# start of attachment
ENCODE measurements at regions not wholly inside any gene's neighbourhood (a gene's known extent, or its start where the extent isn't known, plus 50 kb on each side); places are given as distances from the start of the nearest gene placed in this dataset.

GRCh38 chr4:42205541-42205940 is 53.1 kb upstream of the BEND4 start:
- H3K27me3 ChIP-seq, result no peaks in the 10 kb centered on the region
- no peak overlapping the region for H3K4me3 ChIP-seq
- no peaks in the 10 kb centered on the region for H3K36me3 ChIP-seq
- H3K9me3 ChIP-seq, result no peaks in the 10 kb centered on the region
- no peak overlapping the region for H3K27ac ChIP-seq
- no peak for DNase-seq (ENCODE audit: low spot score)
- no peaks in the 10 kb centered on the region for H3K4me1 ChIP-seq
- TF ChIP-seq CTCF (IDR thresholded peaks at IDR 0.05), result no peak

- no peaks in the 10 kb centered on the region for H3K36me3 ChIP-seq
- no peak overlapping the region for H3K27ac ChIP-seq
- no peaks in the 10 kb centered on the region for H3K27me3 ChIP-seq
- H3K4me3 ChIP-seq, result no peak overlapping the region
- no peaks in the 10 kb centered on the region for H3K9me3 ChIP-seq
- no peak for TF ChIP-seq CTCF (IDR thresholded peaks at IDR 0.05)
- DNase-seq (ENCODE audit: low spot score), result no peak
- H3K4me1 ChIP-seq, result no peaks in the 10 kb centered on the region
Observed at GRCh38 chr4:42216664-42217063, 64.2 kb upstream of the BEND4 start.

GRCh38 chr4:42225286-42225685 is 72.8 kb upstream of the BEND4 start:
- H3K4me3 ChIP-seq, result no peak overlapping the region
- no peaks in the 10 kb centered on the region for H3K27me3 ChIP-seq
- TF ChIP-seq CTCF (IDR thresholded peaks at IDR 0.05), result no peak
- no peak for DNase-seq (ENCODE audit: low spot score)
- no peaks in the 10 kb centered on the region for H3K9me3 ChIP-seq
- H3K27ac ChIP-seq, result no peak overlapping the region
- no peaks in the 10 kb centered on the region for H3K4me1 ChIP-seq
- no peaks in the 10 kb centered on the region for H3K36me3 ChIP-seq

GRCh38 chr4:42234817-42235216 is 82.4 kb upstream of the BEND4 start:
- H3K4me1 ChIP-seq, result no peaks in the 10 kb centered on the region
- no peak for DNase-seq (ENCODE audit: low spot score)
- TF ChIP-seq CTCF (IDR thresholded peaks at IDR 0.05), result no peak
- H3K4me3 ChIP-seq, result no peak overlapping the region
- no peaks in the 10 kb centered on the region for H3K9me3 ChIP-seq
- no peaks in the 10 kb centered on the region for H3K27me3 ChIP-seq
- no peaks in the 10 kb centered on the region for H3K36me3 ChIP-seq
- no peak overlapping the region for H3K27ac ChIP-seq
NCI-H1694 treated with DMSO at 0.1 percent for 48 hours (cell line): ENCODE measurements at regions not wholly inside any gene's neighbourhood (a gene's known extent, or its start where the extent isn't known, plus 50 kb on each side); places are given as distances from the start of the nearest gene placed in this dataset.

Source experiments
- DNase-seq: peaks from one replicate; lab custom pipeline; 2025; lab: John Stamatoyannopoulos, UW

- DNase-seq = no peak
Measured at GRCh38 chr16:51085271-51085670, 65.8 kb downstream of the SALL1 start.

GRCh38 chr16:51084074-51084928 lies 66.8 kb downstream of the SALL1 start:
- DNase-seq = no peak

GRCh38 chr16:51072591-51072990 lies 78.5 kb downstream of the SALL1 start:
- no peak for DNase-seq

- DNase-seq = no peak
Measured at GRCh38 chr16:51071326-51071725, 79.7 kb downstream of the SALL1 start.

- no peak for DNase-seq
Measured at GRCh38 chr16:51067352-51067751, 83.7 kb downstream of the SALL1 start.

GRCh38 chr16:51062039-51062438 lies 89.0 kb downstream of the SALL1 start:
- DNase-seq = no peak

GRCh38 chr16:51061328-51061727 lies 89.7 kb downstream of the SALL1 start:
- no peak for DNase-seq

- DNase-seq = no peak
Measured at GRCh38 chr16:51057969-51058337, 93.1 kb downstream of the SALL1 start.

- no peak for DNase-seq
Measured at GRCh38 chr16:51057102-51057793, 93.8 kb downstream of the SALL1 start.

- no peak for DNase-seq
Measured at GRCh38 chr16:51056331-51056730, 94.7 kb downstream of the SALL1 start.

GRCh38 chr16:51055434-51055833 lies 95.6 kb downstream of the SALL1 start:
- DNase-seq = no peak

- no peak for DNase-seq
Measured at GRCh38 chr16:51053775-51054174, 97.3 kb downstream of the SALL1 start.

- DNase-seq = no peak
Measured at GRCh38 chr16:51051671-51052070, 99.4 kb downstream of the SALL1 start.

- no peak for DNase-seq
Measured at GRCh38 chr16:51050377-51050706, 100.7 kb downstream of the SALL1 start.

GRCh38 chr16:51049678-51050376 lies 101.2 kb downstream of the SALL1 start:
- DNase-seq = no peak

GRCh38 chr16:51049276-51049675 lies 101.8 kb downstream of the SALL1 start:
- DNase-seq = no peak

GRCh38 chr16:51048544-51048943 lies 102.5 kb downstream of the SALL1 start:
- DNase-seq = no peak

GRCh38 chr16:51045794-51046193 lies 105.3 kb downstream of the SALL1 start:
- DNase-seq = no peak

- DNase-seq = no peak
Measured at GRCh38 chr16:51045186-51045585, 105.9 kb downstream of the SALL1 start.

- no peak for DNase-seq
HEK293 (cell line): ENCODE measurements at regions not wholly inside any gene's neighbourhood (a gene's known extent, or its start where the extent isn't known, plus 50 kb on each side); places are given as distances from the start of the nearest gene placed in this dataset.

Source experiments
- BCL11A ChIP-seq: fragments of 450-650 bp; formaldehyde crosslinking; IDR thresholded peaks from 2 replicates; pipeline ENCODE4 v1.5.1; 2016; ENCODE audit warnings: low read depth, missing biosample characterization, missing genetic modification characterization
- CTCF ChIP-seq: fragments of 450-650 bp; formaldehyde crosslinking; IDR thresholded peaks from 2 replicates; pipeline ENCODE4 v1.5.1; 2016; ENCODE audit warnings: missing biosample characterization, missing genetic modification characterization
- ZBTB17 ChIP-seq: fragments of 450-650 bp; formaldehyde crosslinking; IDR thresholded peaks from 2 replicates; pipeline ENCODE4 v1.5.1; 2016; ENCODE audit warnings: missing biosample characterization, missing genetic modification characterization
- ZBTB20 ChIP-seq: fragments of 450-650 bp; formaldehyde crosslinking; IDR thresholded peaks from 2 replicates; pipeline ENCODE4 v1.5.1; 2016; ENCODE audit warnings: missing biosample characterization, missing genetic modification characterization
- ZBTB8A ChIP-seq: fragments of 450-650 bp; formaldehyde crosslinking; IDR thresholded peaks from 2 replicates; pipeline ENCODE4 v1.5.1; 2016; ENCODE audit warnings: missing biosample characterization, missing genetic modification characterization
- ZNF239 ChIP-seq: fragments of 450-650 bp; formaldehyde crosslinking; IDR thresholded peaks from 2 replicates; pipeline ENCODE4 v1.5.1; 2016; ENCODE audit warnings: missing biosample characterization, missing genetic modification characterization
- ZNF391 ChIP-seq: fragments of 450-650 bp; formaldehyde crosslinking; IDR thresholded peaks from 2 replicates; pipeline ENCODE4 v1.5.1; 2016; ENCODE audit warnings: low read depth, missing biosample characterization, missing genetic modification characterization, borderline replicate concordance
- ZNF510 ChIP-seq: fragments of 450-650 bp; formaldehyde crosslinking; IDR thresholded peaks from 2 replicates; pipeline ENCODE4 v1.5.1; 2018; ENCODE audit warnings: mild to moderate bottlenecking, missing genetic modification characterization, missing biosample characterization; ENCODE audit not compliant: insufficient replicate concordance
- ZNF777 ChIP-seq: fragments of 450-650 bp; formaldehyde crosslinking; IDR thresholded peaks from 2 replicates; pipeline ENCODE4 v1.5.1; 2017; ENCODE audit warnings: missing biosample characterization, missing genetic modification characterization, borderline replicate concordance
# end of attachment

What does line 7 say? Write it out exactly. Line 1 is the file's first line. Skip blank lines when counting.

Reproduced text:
- no peak overlapping the region for H3K27ac ChIP-seq